Generals leave, once more playing up burdensome UPDF retirement law

Thursday August 1 2019

 

By Karoli Ssemogerere

The Uganda Peoples Defence Force retired 19 General officers on Monday. The generals retreated into retirement with a lot of fanfare. A few high profile ones, Gen Joram Mugume, Maj Gen Sabiiti Mutebile and so were many other one-star generals completing a lifetime of service, including former head of Legal Services Brig Ramathan Kyamulesire.

Army officers may only retire with permission of the Army Commissions Board rather than a simple resignation as is the case in the rest of government. As the force grows (both in age and size), retirement is also a major cost to the Treasury as standing orders require payment of substantial gratuity at 30 per cent of total emoluments payable computed on the three highest earning years in service.

The first ceremony last year carried a much higher profile. There were officers who had served from Independence Day in 1962 or soon thereafter like General Musanyusa, Ali Kiiza, former presidential pilot, and others. It carried the voluble, Maj Gen Kasirye Ggwanga who provides a lot of printable material for the media, including a recent incident where he shot tyres of a car belonging to “rude boy” flat for blocking access for his children.

This retirement ceremony highlighted the problems with the system. A few officers have not been able to collect the lifetime parachute this time. For obvious reasons, former IGP Gen Kale Kayihura, 63, did not make it to the list as he is still facing charges related to his former job at the General Court Martial. Neither did Gen David Sejusa (formerly Tinyefuza) 66, former State minister for Defence, whose last official posting was Coordinator of Security Services before 2010.

Tinyefuza has a court ruling under his belt challenging his current status “pending deployment”. After giving government a lot of trouble, he is resigned to a semi-official house arrest after a short stint in exile.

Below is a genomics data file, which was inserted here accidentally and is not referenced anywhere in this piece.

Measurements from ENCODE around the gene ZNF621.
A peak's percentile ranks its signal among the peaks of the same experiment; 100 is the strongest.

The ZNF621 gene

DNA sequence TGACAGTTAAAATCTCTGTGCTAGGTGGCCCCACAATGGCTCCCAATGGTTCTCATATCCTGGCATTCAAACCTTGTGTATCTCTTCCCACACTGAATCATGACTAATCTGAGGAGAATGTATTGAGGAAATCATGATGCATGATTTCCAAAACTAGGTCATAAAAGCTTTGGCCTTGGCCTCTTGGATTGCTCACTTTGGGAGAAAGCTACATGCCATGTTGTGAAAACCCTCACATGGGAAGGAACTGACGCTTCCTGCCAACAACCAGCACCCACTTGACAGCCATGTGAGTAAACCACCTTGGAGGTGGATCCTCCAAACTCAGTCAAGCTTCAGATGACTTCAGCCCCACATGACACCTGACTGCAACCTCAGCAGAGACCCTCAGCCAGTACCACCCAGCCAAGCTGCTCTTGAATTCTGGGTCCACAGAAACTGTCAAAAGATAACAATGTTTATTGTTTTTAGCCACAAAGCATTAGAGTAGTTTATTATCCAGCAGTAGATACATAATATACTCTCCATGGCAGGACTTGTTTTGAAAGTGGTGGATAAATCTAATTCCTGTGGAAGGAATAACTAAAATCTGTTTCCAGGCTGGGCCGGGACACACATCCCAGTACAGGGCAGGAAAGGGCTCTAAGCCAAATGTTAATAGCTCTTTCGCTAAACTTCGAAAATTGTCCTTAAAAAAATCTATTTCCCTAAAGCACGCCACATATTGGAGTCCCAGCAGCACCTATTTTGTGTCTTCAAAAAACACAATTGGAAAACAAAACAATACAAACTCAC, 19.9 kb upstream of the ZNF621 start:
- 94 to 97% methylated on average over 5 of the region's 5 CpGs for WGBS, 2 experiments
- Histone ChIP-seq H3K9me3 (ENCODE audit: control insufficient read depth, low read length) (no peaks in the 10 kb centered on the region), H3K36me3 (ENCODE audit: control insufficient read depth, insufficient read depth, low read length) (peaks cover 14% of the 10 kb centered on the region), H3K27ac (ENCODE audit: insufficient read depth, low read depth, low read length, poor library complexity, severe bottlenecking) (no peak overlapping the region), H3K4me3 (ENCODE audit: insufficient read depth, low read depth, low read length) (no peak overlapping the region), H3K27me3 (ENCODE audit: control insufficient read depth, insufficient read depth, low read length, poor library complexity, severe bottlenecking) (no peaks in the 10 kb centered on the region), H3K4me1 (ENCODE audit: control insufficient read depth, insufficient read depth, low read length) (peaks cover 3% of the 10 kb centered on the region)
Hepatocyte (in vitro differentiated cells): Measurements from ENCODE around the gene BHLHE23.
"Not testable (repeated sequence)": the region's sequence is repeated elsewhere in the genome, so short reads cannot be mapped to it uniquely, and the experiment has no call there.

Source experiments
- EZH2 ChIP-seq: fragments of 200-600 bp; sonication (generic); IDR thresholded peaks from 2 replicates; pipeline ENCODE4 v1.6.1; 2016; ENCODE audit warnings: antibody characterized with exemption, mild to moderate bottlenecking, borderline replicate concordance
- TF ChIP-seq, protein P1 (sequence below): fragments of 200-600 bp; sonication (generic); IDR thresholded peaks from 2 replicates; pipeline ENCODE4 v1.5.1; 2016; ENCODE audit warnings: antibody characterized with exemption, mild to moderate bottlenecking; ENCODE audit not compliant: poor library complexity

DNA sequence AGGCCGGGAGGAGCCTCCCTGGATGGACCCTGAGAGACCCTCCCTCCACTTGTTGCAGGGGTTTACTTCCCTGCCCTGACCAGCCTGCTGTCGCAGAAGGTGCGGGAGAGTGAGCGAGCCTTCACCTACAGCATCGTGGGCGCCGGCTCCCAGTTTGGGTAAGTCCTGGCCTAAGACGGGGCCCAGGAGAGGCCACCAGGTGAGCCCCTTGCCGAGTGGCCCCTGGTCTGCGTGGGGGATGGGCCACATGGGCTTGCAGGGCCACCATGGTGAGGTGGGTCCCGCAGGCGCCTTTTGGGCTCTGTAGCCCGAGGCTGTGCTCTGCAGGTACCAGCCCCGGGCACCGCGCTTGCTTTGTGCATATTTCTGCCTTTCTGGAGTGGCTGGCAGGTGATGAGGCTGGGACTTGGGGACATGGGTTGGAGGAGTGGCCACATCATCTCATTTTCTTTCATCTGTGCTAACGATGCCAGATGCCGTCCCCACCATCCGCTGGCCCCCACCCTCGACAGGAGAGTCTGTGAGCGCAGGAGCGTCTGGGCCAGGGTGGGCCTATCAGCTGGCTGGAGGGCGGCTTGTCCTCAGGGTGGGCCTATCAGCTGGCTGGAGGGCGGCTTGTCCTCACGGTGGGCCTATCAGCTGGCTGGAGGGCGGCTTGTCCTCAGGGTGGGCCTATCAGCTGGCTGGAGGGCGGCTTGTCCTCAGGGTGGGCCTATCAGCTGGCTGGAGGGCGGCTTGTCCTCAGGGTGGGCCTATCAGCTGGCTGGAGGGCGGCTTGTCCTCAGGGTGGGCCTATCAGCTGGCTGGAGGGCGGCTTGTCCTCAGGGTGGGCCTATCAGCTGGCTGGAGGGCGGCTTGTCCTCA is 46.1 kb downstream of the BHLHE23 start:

Lucky ones like Maj Gen Henry Tumukunde and Maj Gen Jim Muhwezi seem to have adjusted well to civilian life having nursed and lost ambitions to become president.

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Interestingly, Gen Tumukunde and Gen Muhwezi, both successfully completed their training as attorneys after their service and while they don’t appear in court, they are active in the profession.
Gen Tumukunde has a raised a few eyebrows by starting a listening campaign to run for Lord Mayor. People who read tea leaves well think this is a sinister move to run for something else.
He is running, but probably as an independent.

In the recent batch, one of the generals, Mutebile Sabiiti, was quoted as interested in running for Parliament from his Kabale District. But most of his peers are way beyond the age to be bothered or physically able to engage in such levels of physical exertion.

It may be useful in the future to cap service at 20 years for field grade officers and 26 to 32 years for general officers to avoid a situation where these people have little energy left when they pick their terminal benefits and exchange their arms for symbolic regalia.

In memoriam George Kkaaya
Kavuma (GKK) 1936-2019.
A great son of Uganda has breathed his last. Born in Jjungo, Busiro County, Kkaaya Kavuma rose to prominence after the restoration of the Buganda monarchy in 1993. A successful businessman, and coffee exporter, he was behind the success story that CBS became, the leading radio station in Uganda.
Kavuma’s had many gifts, cosmopolitan in outlook, affable manners, charisma and a connection to young people. Kavuma was genuinely interested in the raw ambition and talent of young people from all walks of life and backgrounds.

He also had little appetite for mediocrity. Ten years ago, CBS was a target for total annihilation for annoying the government. GKK, the managing director did much to devolve CBS into a détente with the government. RIP!

Mr Ssemogerere is an Attorney-at-Law and an Advocate.
kssemoge@gmail.com